What Does an Executive-in-Residence Do?

Kay Ferrell

What Does an Executive-in-Residence actually DO, anyway? The answer is EVERYTHING . . . and NOTHING. By everything, I mean that the APH leadership includes you in every meeting and every event possible. By nothing, I mean that what the Executive-in-Residence does pales in comparison to what individual staff members do on a daily basis. I am humbled by the experience and grateful for the opportunity to know more about how one of the premier institutions in our field works.

My APH residency occurred as part of my sabbatical from the University of Northern Colorado. I had several goals for my sabbatical, but the primary one was to develop a tactile adaptation of the Boehm Test of Basic Concepts (Boehm—3). I worked with Barbara Henderson on this effort, as well as with the author, Ann Boehm, Professor Emeritus at Teachers College, Columbia University. But the number of other people who were involved in what I thought was a tiny little project was simply amazing – Dr. Ralph Bartley facilitated the whole process; Frank Hayden, Tom Poppe, Katherine Corcoran, and Andrew Dakin designed and produced the prototype; and we consulted with Terry Gilmore, Elaine Kitchel, Loana Mason, Fred Otto, Karen Poppe, Terrie Terlau, and Suzette Wright, all of whom helped in large and small ways. How can you beat having that much expertise at your fingertips? I learned so much about test development from Ms. Henderson—how much more difficult this project would have been without her! By the time I left APH, after 11-1/2 weeks, the tactile prototype was just about ready, the large print version was in process, and we were lining up field test sites.

Another sabbatical goal was to create a blog on how a print textbook becomes a braille textbook. Jane Thompson and the Accessible Textbook Department were generous with their time and took me through the steps, allowed me to view the files to get an idea of the timeline, and posed (sometimes under duress) for photographs. This blog will be used in my courses at UNC to teach my students about the process. I also used the blog to document the progress of the Boehm—3 tactile prototype and to keep track of some memorable quotes made by some memorable people.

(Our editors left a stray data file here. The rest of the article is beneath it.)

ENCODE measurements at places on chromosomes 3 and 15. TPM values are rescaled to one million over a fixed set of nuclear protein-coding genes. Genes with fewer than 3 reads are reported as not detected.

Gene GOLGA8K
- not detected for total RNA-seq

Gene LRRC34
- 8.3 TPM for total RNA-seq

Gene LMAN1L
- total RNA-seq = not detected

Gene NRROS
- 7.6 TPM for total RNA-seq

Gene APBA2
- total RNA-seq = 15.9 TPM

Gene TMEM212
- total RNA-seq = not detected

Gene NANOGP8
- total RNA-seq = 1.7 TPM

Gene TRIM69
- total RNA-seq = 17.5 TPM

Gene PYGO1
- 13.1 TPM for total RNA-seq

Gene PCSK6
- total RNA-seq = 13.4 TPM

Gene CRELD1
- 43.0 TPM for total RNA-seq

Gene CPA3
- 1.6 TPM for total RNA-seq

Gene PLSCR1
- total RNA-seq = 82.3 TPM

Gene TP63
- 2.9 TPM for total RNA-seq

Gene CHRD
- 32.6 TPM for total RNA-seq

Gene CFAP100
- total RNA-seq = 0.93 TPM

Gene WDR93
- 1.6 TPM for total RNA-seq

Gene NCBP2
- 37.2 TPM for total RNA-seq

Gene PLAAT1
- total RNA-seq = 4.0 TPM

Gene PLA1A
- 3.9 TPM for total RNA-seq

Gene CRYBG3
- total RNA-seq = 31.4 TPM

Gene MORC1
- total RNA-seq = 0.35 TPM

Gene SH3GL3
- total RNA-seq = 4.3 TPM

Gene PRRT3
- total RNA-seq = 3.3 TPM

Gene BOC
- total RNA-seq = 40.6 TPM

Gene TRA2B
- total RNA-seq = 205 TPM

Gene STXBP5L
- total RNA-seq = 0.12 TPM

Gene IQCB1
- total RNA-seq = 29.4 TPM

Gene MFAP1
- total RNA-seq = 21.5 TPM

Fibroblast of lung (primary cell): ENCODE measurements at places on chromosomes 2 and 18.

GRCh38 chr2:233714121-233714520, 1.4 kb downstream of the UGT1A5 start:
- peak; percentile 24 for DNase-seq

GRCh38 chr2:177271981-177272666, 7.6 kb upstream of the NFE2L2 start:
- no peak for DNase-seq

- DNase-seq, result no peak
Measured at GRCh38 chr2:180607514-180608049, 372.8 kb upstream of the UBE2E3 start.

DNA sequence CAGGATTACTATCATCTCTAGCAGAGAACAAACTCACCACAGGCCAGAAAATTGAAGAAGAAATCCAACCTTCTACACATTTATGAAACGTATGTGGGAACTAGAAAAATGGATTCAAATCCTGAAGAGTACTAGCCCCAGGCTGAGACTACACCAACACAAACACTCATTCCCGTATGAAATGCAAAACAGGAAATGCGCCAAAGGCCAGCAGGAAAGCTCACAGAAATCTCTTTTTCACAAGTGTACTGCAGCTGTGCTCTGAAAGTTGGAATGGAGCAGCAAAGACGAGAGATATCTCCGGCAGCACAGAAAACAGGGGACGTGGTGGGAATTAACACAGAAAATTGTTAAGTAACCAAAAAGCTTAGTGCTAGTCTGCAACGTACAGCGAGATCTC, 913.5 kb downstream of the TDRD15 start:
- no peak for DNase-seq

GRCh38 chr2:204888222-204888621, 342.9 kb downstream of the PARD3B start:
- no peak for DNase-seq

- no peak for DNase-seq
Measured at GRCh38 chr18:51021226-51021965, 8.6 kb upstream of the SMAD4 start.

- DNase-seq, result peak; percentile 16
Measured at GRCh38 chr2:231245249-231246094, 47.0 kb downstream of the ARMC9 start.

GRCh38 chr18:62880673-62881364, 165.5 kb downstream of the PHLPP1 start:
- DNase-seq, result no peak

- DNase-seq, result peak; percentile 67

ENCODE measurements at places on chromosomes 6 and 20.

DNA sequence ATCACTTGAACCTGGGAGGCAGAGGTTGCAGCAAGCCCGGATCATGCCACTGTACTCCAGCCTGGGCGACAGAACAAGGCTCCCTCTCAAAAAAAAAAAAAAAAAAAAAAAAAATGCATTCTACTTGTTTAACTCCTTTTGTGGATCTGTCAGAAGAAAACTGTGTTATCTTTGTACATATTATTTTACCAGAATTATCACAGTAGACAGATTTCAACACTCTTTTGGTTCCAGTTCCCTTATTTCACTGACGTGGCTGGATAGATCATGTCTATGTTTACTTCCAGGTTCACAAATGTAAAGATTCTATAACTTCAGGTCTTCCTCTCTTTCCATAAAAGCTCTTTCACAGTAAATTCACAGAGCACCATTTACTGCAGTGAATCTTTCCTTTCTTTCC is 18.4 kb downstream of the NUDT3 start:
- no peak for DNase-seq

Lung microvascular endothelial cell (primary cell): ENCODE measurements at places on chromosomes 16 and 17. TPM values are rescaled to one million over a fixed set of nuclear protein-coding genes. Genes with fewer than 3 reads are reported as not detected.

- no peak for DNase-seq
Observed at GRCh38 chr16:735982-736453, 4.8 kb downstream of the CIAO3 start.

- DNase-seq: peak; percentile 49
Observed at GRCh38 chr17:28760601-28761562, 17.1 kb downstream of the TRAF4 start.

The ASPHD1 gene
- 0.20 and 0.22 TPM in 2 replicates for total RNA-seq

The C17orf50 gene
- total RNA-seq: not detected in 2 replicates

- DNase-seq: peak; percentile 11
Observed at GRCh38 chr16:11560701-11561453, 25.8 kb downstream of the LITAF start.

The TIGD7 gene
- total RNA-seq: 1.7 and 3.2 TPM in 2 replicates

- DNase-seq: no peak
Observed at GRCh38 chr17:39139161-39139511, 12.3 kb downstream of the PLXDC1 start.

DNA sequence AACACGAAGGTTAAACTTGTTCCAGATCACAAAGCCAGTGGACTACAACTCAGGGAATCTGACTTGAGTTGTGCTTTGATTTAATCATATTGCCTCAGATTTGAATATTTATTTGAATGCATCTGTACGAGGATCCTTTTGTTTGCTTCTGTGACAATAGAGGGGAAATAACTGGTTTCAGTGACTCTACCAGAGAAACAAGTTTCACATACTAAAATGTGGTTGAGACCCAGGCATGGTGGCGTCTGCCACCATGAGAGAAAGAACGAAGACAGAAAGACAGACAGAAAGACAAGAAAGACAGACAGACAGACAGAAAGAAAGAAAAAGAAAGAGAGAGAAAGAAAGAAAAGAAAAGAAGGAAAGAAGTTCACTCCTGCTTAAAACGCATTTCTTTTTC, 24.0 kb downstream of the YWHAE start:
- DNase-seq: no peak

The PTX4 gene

There were other goals that ran out of time: I had hoped to work with Gary Mudd on public affairs and with Burt Boyer on the Babies Count project. I was able to provide feedback on multiple other projects at various stages of development during my time as Executive-in-Residence. I was struck by a couple of observations: (a) APH takes its role as innovator seriously and is working, directly and indirectly, on some really exciting products; (b) APH relishes (not just encourages) ideas and comments from the field; and (c) APH truly practices quality control and continuous improvement (many of us talk about it, but how many of us actually do it?). The next time I think it takes too long for a book or product to reach the shelves, I will remember all of the alphabet meetings, the persistence and dedication of staff, the attention to detail, and the iteration of proofreading, design, and specifications that accompany each project.

I think sometimes we outsiders take APH for granted, because we are so often on the outside looking in. I had the opportunity to observe APH up close, in action, and to interact with staff on various projects. Dr. Bartley spoke often about how the staff’s opportunity to interact with ME was so important; I think it was the other way around. I hope I gave as much as I received, but I don’t know . . . . I think I am richer for the experience.

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